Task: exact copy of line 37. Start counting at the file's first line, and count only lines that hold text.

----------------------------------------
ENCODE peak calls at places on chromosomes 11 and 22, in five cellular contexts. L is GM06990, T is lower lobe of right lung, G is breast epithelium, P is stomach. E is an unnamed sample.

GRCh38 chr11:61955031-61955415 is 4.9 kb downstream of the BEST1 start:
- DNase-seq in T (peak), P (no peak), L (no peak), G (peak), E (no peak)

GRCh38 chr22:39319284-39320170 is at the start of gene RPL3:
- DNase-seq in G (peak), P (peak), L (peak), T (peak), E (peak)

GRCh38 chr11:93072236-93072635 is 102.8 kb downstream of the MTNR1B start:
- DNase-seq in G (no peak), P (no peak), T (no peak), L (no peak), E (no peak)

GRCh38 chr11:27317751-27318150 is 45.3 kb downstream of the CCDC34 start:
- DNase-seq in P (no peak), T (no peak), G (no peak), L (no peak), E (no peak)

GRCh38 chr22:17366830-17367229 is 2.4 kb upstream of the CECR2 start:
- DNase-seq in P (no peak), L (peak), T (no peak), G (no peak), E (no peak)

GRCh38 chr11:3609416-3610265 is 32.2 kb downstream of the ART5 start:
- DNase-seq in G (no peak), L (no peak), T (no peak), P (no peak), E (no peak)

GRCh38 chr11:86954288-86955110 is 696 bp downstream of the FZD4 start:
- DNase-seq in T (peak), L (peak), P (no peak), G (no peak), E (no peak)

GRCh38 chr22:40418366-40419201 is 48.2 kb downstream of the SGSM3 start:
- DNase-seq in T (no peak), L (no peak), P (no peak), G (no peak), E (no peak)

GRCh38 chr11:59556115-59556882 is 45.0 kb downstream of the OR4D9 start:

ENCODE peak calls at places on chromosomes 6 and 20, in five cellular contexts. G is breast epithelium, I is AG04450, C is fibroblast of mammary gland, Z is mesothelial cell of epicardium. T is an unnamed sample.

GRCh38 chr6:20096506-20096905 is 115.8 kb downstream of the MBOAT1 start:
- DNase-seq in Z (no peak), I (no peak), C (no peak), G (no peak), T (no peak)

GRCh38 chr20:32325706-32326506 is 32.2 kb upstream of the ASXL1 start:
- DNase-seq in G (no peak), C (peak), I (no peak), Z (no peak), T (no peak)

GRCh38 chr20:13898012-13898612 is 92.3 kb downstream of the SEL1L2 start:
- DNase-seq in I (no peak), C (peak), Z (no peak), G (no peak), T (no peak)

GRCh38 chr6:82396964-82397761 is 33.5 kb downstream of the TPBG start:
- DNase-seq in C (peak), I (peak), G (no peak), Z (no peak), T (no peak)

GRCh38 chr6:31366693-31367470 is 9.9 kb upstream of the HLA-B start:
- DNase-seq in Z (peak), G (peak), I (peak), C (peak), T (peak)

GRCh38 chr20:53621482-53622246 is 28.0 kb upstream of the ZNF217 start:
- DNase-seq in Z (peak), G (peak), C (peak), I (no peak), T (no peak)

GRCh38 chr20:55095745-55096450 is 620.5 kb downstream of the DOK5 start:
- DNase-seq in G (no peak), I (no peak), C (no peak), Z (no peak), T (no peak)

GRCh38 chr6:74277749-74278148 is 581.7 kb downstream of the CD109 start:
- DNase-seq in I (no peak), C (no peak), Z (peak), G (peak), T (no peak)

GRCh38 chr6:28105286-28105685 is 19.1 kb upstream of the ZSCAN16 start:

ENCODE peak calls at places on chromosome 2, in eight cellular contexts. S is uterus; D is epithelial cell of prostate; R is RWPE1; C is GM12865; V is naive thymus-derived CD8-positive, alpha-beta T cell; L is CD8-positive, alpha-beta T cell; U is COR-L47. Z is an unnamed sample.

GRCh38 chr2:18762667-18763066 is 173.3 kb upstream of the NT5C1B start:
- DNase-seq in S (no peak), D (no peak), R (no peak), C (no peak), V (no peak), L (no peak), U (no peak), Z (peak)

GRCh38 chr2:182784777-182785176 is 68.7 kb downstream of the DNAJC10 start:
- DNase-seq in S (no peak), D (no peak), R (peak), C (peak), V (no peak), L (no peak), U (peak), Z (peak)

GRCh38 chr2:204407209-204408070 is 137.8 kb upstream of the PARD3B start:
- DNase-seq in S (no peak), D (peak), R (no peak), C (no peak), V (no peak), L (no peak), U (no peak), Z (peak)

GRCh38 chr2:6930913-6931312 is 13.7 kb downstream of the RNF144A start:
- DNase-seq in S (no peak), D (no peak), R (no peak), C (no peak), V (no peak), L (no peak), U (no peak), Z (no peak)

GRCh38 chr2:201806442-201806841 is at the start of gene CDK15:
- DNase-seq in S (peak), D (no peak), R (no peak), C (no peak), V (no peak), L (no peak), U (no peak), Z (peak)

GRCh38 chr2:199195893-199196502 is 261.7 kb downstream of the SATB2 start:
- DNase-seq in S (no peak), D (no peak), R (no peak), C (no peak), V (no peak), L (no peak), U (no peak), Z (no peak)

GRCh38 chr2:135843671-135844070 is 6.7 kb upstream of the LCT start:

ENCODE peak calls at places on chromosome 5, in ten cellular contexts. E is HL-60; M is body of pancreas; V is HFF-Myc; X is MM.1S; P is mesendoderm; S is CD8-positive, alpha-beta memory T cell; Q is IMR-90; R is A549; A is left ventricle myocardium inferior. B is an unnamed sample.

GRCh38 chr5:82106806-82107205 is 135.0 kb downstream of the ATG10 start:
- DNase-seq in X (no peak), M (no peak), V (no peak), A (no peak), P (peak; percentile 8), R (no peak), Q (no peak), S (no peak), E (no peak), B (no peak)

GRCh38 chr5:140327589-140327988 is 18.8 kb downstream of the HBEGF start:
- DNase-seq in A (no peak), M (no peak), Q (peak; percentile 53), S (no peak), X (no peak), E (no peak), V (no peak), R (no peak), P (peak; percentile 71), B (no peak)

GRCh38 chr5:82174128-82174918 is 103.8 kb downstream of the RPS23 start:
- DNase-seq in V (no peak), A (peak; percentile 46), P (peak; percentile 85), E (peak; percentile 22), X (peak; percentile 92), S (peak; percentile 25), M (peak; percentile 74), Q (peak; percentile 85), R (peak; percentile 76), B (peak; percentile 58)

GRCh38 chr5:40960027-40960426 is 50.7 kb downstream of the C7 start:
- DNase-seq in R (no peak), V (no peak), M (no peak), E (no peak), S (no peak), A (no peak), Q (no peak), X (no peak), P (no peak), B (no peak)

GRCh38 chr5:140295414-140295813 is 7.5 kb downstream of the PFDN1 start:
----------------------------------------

ENCODE peak calls at places on chromosome 2, in eight cellular contexts. S is uterus; D is epithelial cell of prostate; R is RWPE1; C is GM12865; V is naive thymus-derived CD8-positive, alpha-beta T cell; L is CD8-positive, alpha-beta T cell; U is COR-L47. Z is an unnamed sample.